Insight, analysis & opinion from Joe Paduda


Work comp pharmacy – the latest scam

Gotta hand it to those…”entrepreneurs”, they are one creative bunch. One day it’s repackaging drugs at hugely inflated prices, then compounding drugs (oops, how’d that turn out??), next its some bizarre new way to measure muscular strength.  That good ‘ol American in-ja-noo-ity sure found a home in work comp!

Here’s the latest example…stick with me here folks, this is probably happening to you too…

PMSI, through its PBM Tmesys, has received claims for Voltaren Gel 1% in 100gm tubes billed using a NDC indicating it was a repackaged medication (NDC 35356-0187-03).

Since that’s how Voltaren Gel comes from the manufacturer, the good folk at PMSI found it a bit odd that the drug was “repackaged” and assigned a NDC different than the manufacturer’s NDC.

So, PMSI contacted the repackager (LAKE ERIE MEDICAL AND SURGICAL SUPPLY) to gain additional information as to what they are repackaging. As it turns out, LAKE ERIE MEDICAL AND SURGICAL SUPPLY is taking the manufacturer’s product, relabeling with a LAKE ERIE MEDICAL AND SURGICAL SUPPLY proprietary label, assigning a new NDC and AWP (the new AWP being 2.8 times that of the manufacturer AWP) and selling the relabeled product to physicians within and outside of New York for physician dispensing.

side note – Lake Erie is the top repackager used by Automated Healthcare Solutions, the physician dispensing “technology” firm/lobbying powerhouse.

From a brief, very un-scientific poll of a few friends at payers, it turns out transactions for this “repackaged” product are relatively common, most (if not all) coming from a pharmacy in Flushing NY.

Also, you have to ask yourself why are they doing this?  My guess is that this pharmacy figured out that the margins are better if they process this as a repackaged drug than as a typical dispensed item.

It caused some of PMSI’s folks to wonder just how it works.  Are they squeezing out the gel and putting it into tiny tubes?  Turns out they are just putting a new label on it.  So the plan works like this:

a)      Get a cheap tube of a drug.

b)      Take the tube and do nothing to it.  File for a new NDC.

c)       Get the new NDC – create your own expensive AWP.

d)      Put new label over old label – charge a lot more money.

Michael Rosenblum (a PMSI VP and pharmacist, and the one who figured this out) tells me that normally this drug comes in packages of 3.  So maybe what these guys are doing is breaking the package up as single tubes, creating a new NDC, slapping a new label on it, and charging the same price for one tube as would be charged for 3 tubes…

To quote another PMSI exec, it “Looks like a crazy system has gone insane.  In the case of Voltaren Gel, the act of putting a new label increased the cost 2.8 times the original cost.”

Not crazy, just another day at the office in the work comp world…

What does this mean for you?

Check those NDCs now, stop paying the inflated prices now, demand refunds for any bills already paid, and get your SIU on this now.

3 thoughts on “Work comp pharmacy – the latest scam”

  1. Straight from their website… I believe the last two statements are ironic and really capture it all. Thanks for the post Joe!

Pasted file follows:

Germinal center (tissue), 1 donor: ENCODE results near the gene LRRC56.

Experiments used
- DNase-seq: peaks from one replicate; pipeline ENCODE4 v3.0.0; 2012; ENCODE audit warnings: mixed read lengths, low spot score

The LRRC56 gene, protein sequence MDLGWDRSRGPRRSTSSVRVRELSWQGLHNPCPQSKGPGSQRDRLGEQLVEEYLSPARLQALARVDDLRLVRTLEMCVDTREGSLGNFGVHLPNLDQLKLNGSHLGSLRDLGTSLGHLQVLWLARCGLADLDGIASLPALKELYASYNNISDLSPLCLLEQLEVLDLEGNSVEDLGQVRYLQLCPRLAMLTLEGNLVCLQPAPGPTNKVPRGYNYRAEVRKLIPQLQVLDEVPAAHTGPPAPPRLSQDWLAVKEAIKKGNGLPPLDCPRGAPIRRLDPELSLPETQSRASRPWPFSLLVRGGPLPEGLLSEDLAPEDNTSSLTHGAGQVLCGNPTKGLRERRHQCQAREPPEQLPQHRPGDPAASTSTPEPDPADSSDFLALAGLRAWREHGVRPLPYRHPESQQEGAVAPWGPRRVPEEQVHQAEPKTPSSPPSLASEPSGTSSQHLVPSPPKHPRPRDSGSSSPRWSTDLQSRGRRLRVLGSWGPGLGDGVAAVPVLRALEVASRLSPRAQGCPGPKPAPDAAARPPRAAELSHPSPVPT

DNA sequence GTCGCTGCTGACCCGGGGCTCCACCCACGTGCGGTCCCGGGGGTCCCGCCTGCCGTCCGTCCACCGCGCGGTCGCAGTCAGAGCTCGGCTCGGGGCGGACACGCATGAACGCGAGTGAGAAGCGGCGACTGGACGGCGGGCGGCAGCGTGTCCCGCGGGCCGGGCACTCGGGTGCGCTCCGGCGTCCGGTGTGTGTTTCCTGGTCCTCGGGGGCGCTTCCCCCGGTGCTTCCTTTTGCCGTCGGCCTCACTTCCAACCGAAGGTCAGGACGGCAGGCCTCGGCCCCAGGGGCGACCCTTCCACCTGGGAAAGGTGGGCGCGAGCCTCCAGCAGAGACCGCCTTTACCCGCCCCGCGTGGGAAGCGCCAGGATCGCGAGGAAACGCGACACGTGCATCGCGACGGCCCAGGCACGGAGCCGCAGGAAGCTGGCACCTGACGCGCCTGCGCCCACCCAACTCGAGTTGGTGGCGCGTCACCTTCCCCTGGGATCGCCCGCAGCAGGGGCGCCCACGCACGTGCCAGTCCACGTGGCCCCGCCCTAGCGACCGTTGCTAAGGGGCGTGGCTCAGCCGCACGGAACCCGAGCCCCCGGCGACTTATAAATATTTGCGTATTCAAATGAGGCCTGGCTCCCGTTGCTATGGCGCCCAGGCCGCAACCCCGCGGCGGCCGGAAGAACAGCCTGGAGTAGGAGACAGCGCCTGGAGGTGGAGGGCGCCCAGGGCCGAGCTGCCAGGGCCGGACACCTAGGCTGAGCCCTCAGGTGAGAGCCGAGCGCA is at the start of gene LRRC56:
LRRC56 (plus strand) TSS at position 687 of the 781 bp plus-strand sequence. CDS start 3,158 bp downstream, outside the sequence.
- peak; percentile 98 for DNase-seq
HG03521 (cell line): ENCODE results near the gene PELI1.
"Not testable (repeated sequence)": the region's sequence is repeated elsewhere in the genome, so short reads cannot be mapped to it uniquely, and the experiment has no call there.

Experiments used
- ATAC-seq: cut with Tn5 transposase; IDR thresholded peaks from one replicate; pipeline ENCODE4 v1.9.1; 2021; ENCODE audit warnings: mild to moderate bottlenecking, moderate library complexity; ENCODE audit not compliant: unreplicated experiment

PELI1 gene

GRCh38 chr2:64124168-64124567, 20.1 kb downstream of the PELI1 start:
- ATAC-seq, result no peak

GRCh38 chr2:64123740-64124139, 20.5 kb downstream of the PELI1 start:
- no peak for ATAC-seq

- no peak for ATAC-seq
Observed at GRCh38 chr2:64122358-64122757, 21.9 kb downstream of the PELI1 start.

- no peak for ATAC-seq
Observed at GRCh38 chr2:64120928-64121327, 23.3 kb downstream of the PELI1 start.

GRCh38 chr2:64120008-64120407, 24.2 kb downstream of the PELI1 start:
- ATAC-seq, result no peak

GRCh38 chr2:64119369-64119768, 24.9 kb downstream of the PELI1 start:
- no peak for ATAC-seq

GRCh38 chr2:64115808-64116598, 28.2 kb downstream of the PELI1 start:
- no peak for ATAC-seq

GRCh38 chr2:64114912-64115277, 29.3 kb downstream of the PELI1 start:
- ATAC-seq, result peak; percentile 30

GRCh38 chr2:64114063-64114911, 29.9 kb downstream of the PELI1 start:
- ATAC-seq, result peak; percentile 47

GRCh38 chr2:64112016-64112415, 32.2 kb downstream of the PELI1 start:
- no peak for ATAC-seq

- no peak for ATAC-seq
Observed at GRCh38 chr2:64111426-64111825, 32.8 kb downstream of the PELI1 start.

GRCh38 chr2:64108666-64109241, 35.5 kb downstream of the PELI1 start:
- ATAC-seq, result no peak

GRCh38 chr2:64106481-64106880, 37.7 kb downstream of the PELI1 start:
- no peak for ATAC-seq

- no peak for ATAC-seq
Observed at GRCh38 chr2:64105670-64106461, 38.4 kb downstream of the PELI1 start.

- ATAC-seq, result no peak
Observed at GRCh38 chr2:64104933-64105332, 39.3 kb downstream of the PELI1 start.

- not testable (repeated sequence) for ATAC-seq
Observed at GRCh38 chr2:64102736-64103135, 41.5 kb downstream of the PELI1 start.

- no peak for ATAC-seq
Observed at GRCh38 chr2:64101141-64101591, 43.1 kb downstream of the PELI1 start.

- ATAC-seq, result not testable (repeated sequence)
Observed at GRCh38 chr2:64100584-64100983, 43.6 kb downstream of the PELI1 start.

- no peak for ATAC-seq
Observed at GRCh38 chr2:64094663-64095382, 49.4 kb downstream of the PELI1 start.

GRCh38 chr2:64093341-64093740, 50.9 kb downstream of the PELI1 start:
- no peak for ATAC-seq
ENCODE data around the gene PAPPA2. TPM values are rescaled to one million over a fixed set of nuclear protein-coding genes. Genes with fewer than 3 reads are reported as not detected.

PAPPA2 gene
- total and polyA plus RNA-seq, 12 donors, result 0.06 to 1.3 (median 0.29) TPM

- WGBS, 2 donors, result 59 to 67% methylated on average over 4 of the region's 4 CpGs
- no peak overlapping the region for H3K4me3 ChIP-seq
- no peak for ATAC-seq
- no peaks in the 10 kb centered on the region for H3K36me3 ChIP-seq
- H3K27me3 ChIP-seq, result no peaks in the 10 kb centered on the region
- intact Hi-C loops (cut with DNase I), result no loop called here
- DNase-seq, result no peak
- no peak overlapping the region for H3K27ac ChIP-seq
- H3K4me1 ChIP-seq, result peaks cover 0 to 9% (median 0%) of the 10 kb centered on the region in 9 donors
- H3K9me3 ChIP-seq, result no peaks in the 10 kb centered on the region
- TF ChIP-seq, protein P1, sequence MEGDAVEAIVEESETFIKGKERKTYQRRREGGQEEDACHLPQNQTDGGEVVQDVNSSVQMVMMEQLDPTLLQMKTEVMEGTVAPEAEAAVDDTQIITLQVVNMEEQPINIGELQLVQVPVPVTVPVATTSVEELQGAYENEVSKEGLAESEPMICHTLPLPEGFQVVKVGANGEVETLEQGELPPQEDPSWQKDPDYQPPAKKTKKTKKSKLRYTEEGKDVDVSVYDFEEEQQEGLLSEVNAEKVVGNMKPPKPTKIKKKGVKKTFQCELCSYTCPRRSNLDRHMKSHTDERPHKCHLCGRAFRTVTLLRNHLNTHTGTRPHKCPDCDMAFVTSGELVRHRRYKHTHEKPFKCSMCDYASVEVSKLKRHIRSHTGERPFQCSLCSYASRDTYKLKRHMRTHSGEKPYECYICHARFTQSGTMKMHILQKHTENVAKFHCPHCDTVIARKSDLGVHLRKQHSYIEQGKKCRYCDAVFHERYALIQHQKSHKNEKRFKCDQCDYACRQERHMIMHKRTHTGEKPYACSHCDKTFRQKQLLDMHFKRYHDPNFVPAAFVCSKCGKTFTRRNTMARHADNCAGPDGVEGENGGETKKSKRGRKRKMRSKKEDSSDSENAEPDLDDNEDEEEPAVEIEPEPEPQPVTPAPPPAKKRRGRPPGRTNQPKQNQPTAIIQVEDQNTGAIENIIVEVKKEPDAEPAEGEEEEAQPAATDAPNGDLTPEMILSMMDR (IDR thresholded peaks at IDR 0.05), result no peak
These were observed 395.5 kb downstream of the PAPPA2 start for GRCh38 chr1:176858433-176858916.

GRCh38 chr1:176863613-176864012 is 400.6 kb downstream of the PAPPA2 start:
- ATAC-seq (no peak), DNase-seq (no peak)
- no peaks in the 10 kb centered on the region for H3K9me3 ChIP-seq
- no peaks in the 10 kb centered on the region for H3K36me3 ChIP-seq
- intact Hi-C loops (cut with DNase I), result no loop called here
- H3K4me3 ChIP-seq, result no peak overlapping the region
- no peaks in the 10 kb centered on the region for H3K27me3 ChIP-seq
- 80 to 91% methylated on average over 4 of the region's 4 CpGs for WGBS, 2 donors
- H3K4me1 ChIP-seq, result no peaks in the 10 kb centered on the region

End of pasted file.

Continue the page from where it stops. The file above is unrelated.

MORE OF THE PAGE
“Lake Erie Wholesale Medical is a leader in the medical supply industry with a vast array of products, experience, and excellent customer service. We are part of a large buyers network with access to a complete line of supplies and products. We provide competitive prices and excellent customer service. Finally, we have several unique products that are only available through us.”

  2. Joe,

    Here is a new ploy that has crossed my desk; that a UDM certain company, I won’t mention names, is also getting on the money train of physcian dispensing.

    I just heard that pain docs are being approached about prescribing drug testing on ALL of their patients! They are given free testing supplies, testing equipment and training on how to bill for the largest return.

    UDM is an important aspect of pharmacy cost containment but it is not needed in every case. This is just another example of (over-)utilization to net profits instead of best outcomes. Payers beware…

  3. @TomBlackwell, luckily with the new CMS changes the routine drug screens are a per patient encounter and if performed in the physician’s office only return approx. $25.00. If they’re performing the drug screen correctly, they should be determining if the IW is even taking the medications, or taking excessive.

    My issue / question is, what can we do with providers who are billing Repackaged NDCs, is paid to the lowest paying NDC, and then dispute indicating that it should have been another NDC, and it’s clear that they are selecting the NDC that returns the highest per pill price?

    And/Or billing a Medicare NDC, that is blatantly clear they’re selecting the highest paying AWP NDC that is on the DWC site. How do we know for sure which manufacture they go through for their “bulk” purchase?

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Joe Paduda is the principal of Health Strategy Associates




A national consulting firm specializing in managed care for workers’ compensation, group health and auto, and health care cost containment. We serve insurers, employers and health care providers.



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